In April of 2013, Forbes Magazine published a piece entitled “The 15 Weirdest Demands by Bosses.” Although this kind of listicle piece is commonplace on a site like Buzzfeed, the fact that the respected financial writers at Forbes chose to tackle this topic signaled that extreme employer demands aren’t just a subject for the watercooler. They serve as influences that can affect worker morale and even a company’s bottom line.
Among the extreme employer requests and demands outlined in the Forbes piece were the following:
- Spy on senior management
- Terminate the boss’s brother
- Post false comments online about the boss
- Pitch a concept for the boss’s daughter to develop for her school’s science fair
- Lend the boss money
- Clip the boss’s dog’s toenails – It is safe to say that this employee was probably not a professional dog groomer
When compared with some of these requests or demands, having an employer ask or demand that a worker whiten their teeth may seem relatively “tame.” Yet, the idea that a boss would ask or demand that a worker whiten their teeth is, under most circumstances, inherently offensive. If the worker is a model, actor, onscreen talent, performer, or otherwise utilizes a healthy smile as a function of their job duties, the employer may be within their rights to ask or demand that a worker take such action. But, most of the time, this approach is downright unethical. But, is it illegal?
The Purposes of Cosmetic Dentistry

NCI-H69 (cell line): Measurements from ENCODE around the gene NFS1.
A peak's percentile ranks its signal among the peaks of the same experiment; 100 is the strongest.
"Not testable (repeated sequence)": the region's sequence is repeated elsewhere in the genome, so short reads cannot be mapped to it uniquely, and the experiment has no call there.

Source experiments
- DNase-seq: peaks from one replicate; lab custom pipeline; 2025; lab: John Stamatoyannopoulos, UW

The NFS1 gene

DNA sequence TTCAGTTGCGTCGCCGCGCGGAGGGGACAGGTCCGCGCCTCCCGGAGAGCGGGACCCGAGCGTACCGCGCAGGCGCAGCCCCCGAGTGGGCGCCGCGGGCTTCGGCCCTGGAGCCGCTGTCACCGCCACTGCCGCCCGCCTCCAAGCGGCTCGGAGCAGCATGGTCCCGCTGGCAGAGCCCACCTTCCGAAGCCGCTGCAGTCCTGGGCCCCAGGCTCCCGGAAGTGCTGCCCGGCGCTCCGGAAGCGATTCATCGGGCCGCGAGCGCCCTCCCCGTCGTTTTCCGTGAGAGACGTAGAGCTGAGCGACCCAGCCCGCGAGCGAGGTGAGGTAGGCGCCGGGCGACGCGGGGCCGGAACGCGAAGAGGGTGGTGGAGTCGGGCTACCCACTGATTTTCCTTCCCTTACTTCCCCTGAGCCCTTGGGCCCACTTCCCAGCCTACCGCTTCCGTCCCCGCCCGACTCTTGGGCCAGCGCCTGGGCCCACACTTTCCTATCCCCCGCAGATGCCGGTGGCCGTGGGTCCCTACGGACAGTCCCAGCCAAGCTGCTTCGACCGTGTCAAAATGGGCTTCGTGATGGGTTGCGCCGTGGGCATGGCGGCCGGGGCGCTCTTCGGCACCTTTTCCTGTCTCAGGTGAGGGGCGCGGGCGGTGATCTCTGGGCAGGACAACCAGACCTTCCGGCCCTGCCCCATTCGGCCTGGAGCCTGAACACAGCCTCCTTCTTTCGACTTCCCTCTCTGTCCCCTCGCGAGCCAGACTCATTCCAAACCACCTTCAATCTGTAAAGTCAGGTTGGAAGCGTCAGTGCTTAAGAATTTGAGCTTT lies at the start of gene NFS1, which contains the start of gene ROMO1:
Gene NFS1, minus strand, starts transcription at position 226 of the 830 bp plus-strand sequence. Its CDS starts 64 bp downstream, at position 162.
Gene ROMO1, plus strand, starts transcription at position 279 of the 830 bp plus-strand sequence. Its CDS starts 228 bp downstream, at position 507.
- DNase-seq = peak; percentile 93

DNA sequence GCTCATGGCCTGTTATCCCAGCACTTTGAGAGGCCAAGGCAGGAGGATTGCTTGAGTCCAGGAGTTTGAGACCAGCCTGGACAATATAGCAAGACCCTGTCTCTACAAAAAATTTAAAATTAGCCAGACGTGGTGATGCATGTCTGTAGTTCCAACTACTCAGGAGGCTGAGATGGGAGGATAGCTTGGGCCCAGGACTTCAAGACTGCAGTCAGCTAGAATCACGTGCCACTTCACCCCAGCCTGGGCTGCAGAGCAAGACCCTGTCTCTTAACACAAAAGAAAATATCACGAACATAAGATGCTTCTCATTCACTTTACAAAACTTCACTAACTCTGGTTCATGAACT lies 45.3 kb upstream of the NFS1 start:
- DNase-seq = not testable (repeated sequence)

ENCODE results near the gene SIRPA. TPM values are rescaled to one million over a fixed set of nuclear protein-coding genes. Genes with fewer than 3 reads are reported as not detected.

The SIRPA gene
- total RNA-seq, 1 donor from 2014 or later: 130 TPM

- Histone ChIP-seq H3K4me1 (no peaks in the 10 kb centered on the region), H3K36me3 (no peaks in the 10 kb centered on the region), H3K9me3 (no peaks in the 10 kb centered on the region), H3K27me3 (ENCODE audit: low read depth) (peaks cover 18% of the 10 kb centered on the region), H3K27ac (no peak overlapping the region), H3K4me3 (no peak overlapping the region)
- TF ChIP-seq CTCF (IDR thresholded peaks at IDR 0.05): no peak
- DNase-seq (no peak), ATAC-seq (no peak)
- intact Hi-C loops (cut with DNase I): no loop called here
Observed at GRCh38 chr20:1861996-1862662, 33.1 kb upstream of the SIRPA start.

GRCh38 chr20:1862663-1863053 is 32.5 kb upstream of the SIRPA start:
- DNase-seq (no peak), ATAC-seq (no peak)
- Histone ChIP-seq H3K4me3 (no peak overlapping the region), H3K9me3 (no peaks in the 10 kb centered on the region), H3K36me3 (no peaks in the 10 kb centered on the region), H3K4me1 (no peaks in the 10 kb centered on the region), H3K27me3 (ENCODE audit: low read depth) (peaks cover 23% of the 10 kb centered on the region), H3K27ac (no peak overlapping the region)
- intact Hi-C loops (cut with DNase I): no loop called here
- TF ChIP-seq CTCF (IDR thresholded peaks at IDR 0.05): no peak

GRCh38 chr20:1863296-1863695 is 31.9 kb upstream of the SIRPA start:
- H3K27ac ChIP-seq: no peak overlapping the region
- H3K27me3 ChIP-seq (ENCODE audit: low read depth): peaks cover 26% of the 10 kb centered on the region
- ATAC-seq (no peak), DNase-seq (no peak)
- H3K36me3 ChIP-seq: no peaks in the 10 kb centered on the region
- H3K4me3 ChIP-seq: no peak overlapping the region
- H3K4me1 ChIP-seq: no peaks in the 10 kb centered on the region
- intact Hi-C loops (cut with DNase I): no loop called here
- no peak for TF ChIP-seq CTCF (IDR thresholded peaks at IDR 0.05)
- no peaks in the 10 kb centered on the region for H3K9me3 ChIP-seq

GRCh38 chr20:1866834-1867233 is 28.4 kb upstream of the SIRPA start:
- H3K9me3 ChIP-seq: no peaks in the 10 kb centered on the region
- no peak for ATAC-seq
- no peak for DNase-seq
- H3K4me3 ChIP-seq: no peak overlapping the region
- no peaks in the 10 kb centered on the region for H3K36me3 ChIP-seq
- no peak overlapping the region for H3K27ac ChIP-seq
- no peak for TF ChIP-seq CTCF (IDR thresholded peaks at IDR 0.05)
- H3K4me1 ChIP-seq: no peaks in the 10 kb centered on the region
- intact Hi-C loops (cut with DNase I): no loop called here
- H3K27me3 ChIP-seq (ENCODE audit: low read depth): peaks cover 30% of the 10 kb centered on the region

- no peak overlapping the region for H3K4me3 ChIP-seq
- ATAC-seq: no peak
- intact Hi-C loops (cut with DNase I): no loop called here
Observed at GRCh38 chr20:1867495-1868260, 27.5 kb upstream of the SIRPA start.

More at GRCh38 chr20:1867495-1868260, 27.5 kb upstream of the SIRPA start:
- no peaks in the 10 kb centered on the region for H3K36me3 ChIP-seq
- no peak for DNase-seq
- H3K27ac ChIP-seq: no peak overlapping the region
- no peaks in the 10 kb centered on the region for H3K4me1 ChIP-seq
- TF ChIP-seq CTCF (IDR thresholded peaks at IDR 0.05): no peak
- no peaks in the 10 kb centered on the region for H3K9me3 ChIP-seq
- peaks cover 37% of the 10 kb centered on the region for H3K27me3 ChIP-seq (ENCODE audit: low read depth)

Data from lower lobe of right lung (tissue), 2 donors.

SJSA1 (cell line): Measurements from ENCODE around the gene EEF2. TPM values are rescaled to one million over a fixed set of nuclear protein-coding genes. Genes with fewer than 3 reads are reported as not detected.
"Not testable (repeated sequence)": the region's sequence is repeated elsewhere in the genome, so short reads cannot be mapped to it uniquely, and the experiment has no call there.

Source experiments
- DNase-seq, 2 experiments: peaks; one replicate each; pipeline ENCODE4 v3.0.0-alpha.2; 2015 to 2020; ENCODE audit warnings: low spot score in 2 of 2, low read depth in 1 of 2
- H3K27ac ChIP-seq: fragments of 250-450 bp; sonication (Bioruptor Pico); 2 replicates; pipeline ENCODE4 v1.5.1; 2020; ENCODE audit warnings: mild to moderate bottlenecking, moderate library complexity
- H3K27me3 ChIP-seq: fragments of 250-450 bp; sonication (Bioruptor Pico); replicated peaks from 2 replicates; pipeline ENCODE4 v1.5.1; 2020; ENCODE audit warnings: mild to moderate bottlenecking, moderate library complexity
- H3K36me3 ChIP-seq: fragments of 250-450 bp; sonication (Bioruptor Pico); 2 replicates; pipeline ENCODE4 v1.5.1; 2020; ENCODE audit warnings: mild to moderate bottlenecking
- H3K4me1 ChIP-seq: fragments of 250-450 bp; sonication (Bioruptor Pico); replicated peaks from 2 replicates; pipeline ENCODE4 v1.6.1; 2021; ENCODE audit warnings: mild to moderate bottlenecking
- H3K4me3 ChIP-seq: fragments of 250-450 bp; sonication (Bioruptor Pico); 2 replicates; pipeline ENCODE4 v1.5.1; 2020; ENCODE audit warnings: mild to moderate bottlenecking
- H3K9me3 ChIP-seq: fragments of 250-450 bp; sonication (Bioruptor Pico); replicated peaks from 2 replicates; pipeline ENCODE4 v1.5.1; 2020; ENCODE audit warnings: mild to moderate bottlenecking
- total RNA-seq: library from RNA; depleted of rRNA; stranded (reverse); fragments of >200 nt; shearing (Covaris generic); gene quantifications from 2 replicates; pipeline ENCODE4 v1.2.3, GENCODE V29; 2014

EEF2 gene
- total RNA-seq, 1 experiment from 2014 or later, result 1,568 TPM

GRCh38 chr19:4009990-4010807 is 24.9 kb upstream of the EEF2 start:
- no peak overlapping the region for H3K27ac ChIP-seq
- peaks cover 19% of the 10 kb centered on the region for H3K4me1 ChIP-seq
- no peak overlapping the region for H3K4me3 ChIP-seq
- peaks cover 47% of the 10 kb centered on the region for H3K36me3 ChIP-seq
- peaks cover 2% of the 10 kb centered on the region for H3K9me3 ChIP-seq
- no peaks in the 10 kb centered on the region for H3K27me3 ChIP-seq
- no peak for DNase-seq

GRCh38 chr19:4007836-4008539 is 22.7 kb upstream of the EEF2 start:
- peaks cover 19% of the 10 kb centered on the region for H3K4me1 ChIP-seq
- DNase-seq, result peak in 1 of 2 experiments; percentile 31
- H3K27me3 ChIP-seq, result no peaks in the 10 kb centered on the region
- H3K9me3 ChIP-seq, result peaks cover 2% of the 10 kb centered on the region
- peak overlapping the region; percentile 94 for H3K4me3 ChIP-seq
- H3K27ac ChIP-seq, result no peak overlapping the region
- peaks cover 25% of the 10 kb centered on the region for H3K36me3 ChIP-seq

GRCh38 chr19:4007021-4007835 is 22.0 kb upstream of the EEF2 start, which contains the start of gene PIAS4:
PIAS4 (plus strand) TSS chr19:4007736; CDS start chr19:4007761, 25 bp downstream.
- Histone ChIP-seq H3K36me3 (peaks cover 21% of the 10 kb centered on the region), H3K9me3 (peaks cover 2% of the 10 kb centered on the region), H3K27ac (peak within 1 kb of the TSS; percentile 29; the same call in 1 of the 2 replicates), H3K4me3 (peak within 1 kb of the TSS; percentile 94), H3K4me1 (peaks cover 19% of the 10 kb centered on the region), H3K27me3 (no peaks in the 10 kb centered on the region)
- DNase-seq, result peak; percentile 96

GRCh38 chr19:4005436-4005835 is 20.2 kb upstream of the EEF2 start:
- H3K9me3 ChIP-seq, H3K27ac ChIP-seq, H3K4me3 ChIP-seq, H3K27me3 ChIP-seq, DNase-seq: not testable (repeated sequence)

Teeth whitening is a form of cosmetic dentistry. As an experienced cosmetic dentist can explain in greater detail, the purposes of cosmetic dentistry are to facilitate a brighter, more confident smile. This are of dental practice is distinct from general dentistry, which is primarily concerned with a patient’s oral health.
When someone seeks out a professional teeth whitening service, which is a medical procedure, they should do so because having a brighter smile will enhance their wellbeing, not their boss’s sense of who they should be and what they should look like. As a result, it is important for workers who face this dilemma to understand what their rights are.
What the Law Says
Both federal and state employment laws safeguard workers from a host of different kinds of discrimination. For example, workers are generally entitled to work, apply for work, and face the risk of termination free from discrimination based on race, color, national origin, religion, genetics, age (over 39), sex, and sexual orientation. Additional laws protect a number of other characteristics in certain states and under certain circumstances.
The one unifying thread between these protected characteristics, however, is that they are immutable in nature. One doesn’t choose one’s national origin, age, race, sex, etc. Employers remain generally entitled to fire or engage in adverse employment action for reasons that may be stupid, unethical, and unjust, provided that they aren’t discriminating against a worker due to a protected immutable characteristic.
As a result of these legal limitations, a boss can take action against a worker for the color of their teeth, just not the color of their skin. With that said, if an employer does not work for the entertainment or magazine industry and they are so ignorant as to demand teeth whitening of a worker whose smile isn’t part of their job description, the affected worker may do well to walk out the door anyway.